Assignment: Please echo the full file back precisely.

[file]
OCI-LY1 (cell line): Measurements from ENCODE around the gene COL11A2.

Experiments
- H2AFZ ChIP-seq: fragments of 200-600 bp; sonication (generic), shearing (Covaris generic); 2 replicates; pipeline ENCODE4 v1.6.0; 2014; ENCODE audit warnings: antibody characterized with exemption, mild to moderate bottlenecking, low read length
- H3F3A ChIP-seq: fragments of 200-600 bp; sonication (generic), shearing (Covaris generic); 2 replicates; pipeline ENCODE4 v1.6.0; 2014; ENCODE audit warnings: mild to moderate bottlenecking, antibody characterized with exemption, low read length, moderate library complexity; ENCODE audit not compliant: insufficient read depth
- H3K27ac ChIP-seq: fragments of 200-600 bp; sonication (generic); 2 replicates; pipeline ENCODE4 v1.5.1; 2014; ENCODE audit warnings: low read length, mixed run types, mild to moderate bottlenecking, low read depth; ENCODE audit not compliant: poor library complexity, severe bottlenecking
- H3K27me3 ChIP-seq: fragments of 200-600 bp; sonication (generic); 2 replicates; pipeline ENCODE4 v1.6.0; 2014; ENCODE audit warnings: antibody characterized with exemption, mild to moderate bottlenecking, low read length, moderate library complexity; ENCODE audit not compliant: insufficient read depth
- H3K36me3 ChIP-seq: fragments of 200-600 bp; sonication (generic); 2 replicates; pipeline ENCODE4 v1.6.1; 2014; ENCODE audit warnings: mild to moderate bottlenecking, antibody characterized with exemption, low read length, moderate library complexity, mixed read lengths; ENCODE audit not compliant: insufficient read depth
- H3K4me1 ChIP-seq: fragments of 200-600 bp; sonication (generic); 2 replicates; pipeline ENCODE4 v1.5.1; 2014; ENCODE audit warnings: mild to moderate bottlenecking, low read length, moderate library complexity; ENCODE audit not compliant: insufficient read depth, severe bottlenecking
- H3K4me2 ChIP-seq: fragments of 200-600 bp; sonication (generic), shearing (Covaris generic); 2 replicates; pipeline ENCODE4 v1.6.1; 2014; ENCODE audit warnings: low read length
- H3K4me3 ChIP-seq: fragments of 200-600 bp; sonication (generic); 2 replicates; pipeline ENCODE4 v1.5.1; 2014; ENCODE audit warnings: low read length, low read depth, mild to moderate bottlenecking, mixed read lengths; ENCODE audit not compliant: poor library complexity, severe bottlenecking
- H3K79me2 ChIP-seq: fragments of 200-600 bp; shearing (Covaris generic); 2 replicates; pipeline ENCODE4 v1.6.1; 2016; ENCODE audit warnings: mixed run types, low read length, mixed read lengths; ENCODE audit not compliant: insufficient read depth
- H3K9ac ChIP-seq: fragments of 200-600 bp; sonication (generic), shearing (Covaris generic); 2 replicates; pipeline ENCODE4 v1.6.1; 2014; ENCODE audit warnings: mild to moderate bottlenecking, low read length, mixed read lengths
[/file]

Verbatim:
OCI-LY1 (cell line): Measurements from ENCODE around the gene COL11A2.

Experiments
- H2AFZ ChIP-seq: fragments of 200-600 bp; sonication (generic), shearing (Covaris generic); 2 replicates; pipeline ENCODE4 v1.6.0; 2014; ENCODE audit warnings: antibody characterized with exemption, mild to moderate bottlenecking, low read length
- H3F3A ChIP-seq: fragments of 200-600 bp; sonication (generic), shearing (Covaris generic); 2 replicates; pipeline ENCODE4 v1.6.0; 2014; ENCODE audit warnings: mild to moderate bottlenecking, antibody characterized with exemption, low read length, moderate library complexity; ENCODE audit not compliant: insufficient read depth
- H3K27ac ChIP-seq: fragments of 200-600 bp; sonication (generic); 2 replicates; pipeline ENCODE4 v1.5.1; 2014; ENCODE audit warnings: low read length, mixed run types, mild to moderate bottlenecking, low read depth; ENCODE audit not compliant: poor library complexity, severe bottlenecking
- H3K27me3 ChIP-seq: fragments of 200-600 bp; sonication (generic); 2 replicates; pipeline ENCODE4 v1.6.0; 2014; ENCODE audit warnings: antibody characterized with exemption, mild to moderate bottlenecking, low read length, moderate library complexity; ENCODE audit not compliant: insufficient read depth
- H3K36me3 ChIP-seq: fragments of 200-600 bp; sonication (generic); 2 replicates; pipeline ENCODE4 v1.6.1; 2014; ENCODE audit warnings: mild to moderate bottlenecking, antibody characterized with exemption, low read length, moderate library complexity, mixed read lengths; ENCODE audit not compliant: insufficient read depth
- H3K4me1 ChIP-seq: fragments of 200-600 bp; sonication (generic); 2 replicates; pipeline ENCODE4 v1.5.1; 2014; ENCODE audit warnings: mild to moderate bottlenecking, low read length, moderate library complexity; ENCODE audit not compliant: insufficient read depth, severe bottlenecking
- H3K4me2 ChIP-seq: fragments of 200-600 bp; sonication (generic), shearing (Covaris generic); 2 replicates; pipeline ENCODE4 v1.6.1; 2014; ENCODE audit warnings: low read length
- H3K4me3 ChIP-seq: fragments of 200-600 bp; sonication (generic); 2 replicates; pipeline ENCODE4 v1.5.1; 2014; ENCODE audit warnings: low read length, low read depth, mild to moderate bottlenecking, mixed read lengths; ENCODE audit not compliant: poor library complexity, severe bottlenecking
- H3K79me2 ChIP-seq: fragments of 200-600 bp; shearing (Covaris generic); 2 replicates; pipeline ENCODE4 v1.6.1; 2016; ENCODE audit warnings: mixed run types, low read length, mixed read lengths; ENCODE audit not compliant: insufficient read depth
- H3K9ac ChIP-seq: fragments of 200-600 bp; sonication (generic), shearing (Covaris generic); 2 replicates; pipeline ENCODE4 v1.6.1; 2014; ENCODE audit warnings: mild to moderate bottlenecking, low read length, mixed read lengths